By Jane Singer, Children’s Advocate
When Abby, age 8, entered our transitional housing program this summer, she was so excited to finally have a stable place to call home. After bouncing from shelter to shelter, she and her mom were finally able to settle down long enough to decorate her room and make real connections. Abby is one of the friendliest kids I’ve ever worked with, but the years of instability made her nervous, self-conscious and anxious to please. It’s been a joy to watch her grow comfortable enough to show her bright personality to the other children and adults here, and we’ve worked consistently in the children’s group and one-on-one to build her self-confidence.
One week in March, the children’s group members made vision boards for their rooms by choosing words that would inspire and motivate them. We went through nearly 150 words and I asked them to consider which qualities they felt they already had and which they wanted to have on their boards to encourage them. Most of the other kids chose just a few words, but Abby enthusiastically nodded and grabbed almost every word as we read and defined them. Her vision board ended up being huge—the largest piece of cardboard I had could barely contain all of the qualities she knew she contained.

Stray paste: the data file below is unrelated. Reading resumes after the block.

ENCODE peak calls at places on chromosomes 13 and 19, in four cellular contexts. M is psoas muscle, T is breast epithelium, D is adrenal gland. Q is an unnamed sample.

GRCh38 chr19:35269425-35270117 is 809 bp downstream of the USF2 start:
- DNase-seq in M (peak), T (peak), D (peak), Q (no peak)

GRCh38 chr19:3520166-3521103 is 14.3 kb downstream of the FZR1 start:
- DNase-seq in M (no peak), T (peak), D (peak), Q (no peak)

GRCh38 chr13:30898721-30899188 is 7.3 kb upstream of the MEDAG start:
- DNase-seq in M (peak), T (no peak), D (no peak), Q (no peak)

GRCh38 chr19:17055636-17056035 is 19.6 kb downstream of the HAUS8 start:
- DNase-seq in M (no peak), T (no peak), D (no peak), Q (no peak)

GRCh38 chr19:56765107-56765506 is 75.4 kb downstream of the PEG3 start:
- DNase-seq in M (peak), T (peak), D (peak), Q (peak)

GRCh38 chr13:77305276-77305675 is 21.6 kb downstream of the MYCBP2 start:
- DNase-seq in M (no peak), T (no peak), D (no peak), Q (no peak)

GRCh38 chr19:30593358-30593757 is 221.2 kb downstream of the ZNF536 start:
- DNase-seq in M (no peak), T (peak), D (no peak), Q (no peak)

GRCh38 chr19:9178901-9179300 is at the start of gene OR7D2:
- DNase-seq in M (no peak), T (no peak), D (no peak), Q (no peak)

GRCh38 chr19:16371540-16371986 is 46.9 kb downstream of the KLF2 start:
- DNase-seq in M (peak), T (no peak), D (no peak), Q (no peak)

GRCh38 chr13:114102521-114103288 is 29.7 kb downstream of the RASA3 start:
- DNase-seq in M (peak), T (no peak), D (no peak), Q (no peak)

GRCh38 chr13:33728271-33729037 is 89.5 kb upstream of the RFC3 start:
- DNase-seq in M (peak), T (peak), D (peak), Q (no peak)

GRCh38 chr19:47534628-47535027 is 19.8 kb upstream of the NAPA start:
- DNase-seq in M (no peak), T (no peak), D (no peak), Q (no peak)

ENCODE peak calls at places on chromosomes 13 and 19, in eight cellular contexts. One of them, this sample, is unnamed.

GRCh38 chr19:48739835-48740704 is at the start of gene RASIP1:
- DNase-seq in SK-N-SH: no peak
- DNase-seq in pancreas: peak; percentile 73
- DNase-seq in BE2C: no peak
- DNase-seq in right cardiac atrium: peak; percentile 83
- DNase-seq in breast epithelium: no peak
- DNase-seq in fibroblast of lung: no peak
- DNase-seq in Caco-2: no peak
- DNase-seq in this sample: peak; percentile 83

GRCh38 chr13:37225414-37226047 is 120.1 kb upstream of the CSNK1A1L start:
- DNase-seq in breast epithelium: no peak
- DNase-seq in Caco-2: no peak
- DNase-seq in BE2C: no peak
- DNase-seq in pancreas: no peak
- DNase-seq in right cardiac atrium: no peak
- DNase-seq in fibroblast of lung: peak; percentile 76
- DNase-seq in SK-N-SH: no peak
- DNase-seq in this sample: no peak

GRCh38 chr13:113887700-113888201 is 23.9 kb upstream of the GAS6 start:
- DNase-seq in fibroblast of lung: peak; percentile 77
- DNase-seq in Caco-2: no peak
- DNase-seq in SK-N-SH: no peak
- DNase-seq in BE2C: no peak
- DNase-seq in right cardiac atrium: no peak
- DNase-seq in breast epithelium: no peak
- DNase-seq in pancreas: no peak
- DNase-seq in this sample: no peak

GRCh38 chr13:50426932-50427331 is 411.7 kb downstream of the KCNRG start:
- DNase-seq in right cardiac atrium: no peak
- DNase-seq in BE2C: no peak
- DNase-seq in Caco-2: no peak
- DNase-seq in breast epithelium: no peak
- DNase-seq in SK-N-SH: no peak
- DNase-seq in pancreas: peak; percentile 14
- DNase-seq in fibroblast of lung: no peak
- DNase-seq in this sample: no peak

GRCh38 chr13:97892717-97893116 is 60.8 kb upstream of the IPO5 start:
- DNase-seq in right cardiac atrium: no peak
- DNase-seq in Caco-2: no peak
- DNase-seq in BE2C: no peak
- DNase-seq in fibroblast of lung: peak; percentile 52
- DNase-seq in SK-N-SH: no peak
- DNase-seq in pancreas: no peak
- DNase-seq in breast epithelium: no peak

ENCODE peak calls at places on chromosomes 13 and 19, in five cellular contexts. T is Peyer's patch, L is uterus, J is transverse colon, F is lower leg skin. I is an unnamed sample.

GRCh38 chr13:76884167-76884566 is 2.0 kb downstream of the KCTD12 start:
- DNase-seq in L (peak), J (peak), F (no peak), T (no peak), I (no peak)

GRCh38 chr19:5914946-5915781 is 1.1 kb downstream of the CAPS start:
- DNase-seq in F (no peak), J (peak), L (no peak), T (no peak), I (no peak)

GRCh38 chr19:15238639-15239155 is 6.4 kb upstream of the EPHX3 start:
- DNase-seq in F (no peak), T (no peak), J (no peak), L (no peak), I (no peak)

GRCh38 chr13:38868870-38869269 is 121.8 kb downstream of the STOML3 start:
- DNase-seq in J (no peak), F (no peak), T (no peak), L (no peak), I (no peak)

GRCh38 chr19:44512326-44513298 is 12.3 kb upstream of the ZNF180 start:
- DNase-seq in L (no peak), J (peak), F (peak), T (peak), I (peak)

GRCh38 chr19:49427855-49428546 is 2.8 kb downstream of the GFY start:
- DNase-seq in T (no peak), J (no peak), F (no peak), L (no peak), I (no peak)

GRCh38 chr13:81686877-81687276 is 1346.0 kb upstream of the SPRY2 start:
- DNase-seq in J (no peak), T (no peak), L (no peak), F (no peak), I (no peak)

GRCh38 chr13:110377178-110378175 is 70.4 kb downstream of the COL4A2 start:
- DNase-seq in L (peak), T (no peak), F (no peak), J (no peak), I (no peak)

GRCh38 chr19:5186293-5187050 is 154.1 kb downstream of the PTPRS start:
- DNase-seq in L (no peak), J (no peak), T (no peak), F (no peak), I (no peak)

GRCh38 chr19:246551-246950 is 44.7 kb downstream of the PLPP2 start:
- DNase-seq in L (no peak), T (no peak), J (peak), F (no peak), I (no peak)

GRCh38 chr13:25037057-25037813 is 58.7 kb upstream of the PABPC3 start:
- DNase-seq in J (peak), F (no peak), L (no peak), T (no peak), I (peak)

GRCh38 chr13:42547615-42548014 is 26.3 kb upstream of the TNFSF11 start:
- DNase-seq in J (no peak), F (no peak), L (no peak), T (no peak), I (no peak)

After group, she excitedly took her board back to her mom and proudly showed her and the other ladies in the house each word. It was so heartwarming to see her in action, confidently describing herself in such positive terms.